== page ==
Thoughts on SapphireNOW ’14!

I watched Bill McDermott’s first keynote as CEO of SAP. His decision to begin the keynote with 3 students presenting their thoughts was a bold move . Unheard of in SAP history. I loved it. I loved it not because it was a bold move but because I’ve a story to share.

Lean & Hungry Look (LHL)

In July 2011, my son & I attended SAP InnoJam at Palo Alto, Ca. My son then was rising sophomore in an US University. We had a great experience. Lovely memories. The SAP team(headed by Anne Hardy, Juergen Schmerder & others) who organized was fabulous. That event provided my son with an opportunity to experience the corporate environment for 24+ hours. Soon after we landed in San Francisco from Atlanta, my son fell in love with Silicon Valley. He wanted to move there after graduation. Early next morning we attended InnoJam. Met lovely people. His love for Silicon Valley rose exponentially with InnoJam experience.

He was planning to specialize in Bio-Medical Engineering in freshman year. He spent his summer interning at an IT company in North Carolina. He attended InnoJam while interning there. After completing the internship & InnoJam, he decided to specialize in Computer Science.

He finished next two summer internships in Silicon Valley. He would be beginning his career as an APM(Associate Product Manager) in San Francisco, CA this August.

When I began my career in ’80’s, the CEO used to tell one of Shakespeare quotes to us employees: You all should look lean & hungry. 3 kids Bill McDermott/Hannah Datz presented to us in SapphireNOW looked lean & hungry. With that look comes impatience, not little but a lot of impatience – a quality which is suicidal in big corporations such as SAP. That CEO also used to hate “*ing” as in trying. This continuous tense will not take us anywhere, ing provides people with a platform to procrastinate, he used to say. My son unfortunately didn’t show an interest with SAP technologies even though 3 years ago we had a great time with SAP. I can only speculate the reasons why he was not interested: SAP didn’t make their presence felt in college campuses. Plus it took several months – SAP used *ing liberally – to get trial version of SAPSUP(Sybase Unwired Platform). We used this product in InnoJam but couldn’t continue our work. Had we continued our work, my son probably wouldn’t have forgotten SAP. I know Bill McDermott has a desire to make a difference & fix this issue.  This is catch-22 situation. SAP needs people who’re impatient. SAP’s culture require people to be patient. Good luck.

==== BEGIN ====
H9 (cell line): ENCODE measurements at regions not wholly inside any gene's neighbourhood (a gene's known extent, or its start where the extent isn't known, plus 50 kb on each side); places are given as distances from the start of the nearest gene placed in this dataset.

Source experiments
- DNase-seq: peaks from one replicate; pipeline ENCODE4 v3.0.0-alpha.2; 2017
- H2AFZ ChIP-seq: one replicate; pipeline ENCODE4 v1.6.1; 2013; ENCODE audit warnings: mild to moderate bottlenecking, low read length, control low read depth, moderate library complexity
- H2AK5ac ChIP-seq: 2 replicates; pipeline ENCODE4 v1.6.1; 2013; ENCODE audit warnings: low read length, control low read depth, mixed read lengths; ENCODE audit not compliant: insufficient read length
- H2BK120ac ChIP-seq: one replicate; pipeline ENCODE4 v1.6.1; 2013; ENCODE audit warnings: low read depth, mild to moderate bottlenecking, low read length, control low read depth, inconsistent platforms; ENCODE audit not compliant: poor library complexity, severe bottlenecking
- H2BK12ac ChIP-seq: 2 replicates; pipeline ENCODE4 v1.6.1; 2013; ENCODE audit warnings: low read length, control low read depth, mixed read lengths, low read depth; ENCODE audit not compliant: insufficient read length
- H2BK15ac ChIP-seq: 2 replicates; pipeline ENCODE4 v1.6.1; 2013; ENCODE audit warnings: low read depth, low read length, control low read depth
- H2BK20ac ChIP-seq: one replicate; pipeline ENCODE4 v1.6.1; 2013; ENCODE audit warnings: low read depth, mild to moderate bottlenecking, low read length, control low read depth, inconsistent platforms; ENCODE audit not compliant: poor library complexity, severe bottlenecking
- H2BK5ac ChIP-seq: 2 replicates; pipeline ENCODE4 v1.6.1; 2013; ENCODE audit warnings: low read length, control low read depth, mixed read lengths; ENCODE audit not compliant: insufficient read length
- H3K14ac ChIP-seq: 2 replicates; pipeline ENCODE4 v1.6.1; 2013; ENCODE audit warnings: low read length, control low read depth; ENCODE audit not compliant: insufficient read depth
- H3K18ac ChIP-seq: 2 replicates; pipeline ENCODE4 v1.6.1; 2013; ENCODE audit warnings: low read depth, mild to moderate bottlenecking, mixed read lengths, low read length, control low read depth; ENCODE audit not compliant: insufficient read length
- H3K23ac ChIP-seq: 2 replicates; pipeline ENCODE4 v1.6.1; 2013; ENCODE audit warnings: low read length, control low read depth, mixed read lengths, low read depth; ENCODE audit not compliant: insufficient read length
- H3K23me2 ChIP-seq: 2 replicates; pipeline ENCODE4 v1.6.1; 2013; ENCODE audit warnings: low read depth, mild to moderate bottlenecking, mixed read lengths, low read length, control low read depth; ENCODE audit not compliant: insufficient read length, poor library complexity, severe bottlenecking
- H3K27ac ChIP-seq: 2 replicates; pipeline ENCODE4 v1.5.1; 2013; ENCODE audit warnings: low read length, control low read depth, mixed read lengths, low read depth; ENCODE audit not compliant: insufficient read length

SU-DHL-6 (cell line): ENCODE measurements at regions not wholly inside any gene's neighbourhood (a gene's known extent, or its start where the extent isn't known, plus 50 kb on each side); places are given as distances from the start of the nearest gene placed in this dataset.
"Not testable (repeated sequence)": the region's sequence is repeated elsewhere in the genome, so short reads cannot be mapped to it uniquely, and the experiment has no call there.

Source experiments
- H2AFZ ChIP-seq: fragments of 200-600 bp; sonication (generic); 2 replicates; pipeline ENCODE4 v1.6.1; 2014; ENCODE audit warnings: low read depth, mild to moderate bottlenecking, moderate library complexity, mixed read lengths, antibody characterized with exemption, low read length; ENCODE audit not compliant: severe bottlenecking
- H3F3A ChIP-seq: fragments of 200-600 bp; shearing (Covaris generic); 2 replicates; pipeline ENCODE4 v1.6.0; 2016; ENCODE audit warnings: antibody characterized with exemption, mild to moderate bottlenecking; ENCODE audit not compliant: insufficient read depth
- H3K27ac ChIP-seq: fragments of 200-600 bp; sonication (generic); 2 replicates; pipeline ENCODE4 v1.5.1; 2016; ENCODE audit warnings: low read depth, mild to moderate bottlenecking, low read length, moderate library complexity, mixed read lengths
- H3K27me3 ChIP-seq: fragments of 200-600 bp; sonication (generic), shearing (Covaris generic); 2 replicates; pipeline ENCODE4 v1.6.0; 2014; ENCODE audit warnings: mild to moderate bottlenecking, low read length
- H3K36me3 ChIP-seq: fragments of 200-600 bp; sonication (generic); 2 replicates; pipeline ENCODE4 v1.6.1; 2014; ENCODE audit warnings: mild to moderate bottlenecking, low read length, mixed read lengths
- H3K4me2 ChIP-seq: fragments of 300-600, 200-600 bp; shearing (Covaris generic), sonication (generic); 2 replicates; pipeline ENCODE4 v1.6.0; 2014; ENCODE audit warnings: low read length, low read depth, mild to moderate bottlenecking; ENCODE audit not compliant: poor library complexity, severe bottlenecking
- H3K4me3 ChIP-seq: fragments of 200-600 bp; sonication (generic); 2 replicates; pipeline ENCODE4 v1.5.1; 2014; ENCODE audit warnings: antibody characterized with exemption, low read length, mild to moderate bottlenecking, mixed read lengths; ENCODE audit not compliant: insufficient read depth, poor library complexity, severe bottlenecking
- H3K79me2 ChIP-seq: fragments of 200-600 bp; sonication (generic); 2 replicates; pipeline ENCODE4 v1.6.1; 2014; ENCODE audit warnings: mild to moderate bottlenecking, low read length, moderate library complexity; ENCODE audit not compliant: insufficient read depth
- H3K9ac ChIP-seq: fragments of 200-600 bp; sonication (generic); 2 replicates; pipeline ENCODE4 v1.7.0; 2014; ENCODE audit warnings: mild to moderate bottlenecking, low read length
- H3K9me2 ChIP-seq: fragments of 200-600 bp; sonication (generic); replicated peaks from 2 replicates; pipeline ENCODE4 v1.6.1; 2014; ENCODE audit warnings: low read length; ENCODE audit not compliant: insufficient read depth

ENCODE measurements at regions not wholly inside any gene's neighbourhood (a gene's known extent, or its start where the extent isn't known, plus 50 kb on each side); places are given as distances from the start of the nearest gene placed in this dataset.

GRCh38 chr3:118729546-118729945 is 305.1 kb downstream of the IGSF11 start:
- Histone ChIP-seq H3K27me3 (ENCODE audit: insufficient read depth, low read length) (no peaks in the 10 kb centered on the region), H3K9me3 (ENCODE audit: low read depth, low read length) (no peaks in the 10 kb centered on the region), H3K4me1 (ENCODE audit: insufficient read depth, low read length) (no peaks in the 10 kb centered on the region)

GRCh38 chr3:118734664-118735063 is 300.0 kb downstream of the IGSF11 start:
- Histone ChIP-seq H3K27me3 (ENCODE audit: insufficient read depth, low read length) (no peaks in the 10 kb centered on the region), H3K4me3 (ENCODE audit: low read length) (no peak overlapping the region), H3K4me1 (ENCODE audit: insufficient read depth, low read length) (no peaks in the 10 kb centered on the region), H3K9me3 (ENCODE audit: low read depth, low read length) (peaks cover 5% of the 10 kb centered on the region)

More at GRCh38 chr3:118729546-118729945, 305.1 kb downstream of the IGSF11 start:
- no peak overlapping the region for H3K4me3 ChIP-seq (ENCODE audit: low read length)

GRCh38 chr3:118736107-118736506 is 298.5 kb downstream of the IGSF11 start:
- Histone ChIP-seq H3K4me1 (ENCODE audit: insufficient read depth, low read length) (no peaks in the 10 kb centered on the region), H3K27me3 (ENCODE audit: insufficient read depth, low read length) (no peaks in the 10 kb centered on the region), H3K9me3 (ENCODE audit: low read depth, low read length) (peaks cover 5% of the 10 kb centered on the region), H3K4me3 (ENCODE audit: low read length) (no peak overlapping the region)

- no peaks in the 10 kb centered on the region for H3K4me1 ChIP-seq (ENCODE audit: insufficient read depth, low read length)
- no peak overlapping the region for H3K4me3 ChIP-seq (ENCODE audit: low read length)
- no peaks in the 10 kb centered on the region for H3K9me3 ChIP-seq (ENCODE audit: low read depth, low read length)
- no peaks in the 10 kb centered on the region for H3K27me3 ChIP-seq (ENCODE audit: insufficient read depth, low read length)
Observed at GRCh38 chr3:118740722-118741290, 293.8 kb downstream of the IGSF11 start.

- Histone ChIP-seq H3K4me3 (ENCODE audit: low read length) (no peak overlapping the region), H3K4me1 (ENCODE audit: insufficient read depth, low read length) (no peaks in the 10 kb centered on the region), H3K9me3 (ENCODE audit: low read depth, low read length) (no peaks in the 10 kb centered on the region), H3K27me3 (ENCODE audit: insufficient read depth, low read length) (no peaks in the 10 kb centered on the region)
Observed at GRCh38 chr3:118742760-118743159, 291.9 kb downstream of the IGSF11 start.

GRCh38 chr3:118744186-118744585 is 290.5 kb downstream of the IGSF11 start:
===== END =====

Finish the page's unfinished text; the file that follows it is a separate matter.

Mission Driven

Hannah Datz mentioned her generation is mission driven meaning they’re interested in giving back & help society than getting a big paycheck. SAP needs them, needs lot of them. Mr McDermott has taken initiative to influence the younger generation to join SAP. Not just by words but by actions, presenting them to SapphireNOW audience. Please continue. As dad of 22 year old son, I can tell this: SAP didn’t focus in hiring LHL & mission driven people in the past. Change that please. I hope he would get all support he needs within SAP to promote that practice.

Simple

The message I heard in SapphireNOW was not simple. I know nothing changes overnight but at the same time, we’ve heard “*ing” thing several times in the past – fixing issues around certification, education & training, trial versions to name a few. Marketing two polar opposites products SFIN & BW don’t make our(independent consultants, customers etc) job easier & fun. The SFIN message last week was not simple. I heard – from people who attended – 3 different versions of what SFIN is in relation to SoH. Finally I read this blog: http://scn.sap.com/community/cloud/blog/2014/06/04/sap-simple-finance-launched-at-sapphire-now-2014 It provides some details on SAP’s direction. I’m still not clear on roadmap to implement HANA. We’ve a lot of options but not with a lot of details or pros & cons for each. Hope we’ll start seeing more clarity in days/weeks/months to come.

My best wishes to SAP.

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Oracle 12c – Two Copies

I watched OOW13 keynote y’day. Oracle CEO Larry Ellison mentioned Oracle 12c would maintain two copies of data, one for OLTP & another for OLAP. And data for both OLTP & OLAP tables would be updated synchronously. OLTP tables would be stored in row format & OLAP tables would be in Columnar format.

The columnar format OLAP tables would be helpful in reading data faster while row format OLTP tables would help in processing OLTP transactions faster.